Abstract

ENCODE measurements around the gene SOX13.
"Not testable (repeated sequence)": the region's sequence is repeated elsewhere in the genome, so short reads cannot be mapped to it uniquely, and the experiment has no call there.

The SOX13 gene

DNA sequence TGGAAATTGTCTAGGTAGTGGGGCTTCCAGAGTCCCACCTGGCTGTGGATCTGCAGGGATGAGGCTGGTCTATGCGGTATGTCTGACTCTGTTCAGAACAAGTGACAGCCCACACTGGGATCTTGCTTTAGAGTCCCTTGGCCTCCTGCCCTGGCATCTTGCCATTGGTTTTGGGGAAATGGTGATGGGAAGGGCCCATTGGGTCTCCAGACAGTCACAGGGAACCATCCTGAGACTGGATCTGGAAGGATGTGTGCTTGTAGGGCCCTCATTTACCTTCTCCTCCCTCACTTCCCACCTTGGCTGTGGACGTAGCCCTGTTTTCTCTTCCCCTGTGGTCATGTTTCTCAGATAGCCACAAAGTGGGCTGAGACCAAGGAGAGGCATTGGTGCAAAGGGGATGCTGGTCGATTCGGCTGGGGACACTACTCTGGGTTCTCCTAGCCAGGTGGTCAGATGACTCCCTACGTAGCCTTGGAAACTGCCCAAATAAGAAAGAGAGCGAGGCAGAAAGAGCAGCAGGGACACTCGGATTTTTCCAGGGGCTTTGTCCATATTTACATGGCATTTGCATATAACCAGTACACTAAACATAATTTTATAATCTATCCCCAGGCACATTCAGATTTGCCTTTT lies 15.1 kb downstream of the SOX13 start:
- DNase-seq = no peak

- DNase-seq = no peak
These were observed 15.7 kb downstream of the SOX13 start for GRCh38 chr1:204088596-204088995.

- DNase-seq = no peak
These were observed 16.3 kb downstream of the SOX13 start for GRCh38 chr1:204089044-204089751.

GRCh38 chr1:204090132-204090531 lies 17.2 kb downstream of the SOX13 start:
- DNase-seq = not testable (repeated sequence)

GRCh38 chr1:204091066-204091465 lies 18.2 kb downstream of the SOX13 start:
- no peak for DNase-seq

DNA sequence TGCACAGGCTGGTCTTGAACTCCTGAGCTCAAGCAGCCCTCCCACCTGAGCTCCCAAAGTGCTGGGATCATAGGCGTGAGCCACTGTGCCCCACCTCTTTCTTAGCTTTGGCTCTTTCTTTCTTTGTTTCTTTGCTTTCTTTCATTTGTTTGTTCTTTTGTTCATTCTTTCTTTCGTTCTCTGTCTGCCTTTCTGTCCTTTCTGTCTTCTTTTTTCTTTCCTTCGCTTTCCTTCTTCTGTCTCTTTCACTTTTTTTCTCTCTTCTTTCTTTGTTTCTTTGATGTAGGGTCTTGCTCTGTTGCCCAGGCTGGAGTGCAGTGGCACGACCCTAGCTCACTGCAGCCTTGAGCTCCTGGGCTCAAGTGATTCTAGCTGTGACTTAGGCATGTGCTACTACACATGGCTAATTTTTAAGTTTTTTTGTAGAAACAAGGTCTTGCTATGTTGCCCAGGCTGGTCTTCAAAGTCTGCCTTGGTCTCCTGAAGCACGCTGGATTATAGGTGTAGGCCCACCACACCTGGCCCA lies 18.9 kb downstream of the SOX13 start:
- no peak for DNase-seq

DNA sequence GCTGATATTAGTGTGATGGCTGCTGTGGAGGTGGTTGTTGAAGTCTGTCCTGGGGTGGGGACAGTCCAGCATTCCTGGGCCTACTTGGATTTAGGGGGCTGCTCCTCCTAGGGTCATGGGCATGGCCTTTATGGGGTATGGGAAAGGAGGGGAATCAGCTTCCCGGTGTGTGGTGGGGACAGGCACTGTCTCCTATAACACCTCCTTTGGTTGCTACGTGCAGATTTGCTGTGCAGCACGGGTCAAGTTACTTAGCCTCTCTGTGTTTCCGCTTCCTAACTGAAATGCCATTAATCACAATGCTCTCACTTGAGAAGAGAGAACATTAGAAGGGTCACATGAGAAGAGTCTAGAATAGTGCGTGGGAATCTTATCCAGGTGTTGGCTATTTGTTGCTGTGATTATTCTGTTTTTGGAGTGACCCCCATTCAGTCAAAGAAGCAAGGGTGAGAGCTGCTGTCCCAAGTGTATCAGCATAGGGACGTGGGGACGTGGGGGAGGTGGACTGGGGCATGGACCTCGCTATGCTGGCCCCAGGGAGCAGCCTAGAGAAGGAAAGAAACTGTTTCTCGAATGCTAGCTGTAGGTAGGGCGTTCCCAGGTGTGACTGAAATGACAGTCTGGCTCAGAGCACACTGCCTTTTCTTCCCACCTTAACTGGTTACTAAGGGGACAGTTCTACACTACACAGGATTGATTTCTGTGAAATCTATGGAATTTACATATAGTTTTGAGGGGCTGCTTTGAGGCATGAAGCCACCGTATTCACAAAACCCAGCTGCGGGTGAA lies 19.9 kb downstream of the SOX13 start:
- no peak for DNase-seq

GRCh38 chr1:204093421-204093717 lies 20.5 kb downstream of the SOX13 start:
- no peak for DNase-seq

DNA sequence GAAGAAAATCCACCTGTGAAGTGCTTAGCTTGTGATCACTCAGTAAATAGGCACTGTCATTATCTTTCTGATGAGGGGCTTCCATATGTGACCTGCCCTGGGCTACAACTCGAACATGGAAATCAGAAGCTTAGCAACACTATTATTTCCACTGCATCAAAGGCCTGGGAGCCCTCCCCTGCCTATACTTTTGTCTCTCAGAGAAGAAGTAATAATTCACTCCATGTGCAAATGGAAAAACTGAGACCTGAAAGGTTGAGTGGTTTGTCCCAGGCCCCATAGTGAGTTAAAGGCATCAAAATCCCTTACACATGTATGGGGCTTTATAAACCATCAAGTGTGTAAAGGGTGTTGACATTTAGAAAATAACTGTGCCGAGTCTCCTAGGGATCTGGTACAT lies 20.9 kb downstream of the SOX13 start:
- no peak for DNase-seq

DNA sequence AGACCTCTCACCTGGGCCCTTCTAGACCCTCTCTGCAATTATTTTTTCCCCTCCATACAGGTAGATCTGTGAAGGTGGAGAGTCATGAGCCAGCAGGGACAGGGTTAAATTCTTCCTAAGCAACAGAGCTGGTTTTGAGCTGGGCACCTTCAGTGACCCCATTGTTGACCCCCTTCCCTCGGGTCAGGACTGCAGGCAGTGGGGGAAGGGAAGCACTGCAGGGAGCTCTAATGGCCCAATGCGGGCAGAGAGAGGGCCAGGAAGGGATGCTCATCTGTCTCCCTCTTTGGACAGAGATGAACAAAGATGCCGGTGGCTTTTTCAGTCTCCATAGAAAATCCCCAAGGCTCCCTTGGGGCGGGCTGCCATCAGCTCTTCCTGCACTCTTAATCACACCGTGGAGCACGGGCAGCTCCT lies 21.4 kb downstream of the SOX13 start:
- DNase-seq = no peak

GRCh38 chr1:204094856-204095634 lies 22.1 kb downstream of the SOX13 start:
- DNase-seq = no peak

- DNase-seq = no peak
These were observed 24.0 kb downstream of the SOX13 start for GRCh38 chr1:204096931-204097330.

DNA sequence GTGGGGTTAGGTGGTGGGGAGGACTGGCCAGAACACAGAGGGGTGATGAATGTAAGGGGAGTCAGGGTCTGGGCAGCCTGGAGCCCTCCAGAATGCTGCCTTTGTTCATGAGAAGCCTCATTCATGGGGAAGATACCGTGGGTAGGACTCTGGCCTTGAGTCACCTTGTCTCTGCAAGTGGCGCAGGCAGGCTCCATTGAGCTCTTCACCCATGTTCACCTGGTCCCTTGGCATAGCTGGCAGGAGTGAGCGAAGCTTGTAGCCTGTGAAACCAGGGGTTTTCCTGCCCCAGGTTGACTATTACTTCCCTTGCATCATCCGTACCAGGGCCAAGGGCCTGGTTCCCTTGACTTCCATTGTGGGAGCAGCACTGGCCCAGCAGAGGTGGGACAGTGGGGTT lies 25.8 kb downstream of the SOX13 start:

Crowd simulations are used extensively to study the dynamics of human collectives. Such studies are underpinned by specific movement models, which encode rules and assumptions about how people navigate a space and handle interactions with others. These models often give rise to macroscopic simulated crowd behaviours that are statistically valid, but which lack the noisy microscopic behaviours that are the signature of believable “real” crowds. In this paper, we use an existing “Turing test” for crowds to identify “lifelike” features of real crowds that are generally omitted from simulation models. Our previous study using this test established that untrained individuals have difficulty in classifying movies of crowds as “Real” or “Simulated”, and that such people often have an idealised view of how crowds move. In this follow-up study (with new participants) we perform a second trial, which now includes a training phase (showing participants movies of real crowds). We find that classification performance significantly improves after training, confirming the existence of features that allow participants to identify real crowds. High-performing individuals are able to identify the features of real crowds that should be incorporated into future simulations if they are to be considered “lifelike”.

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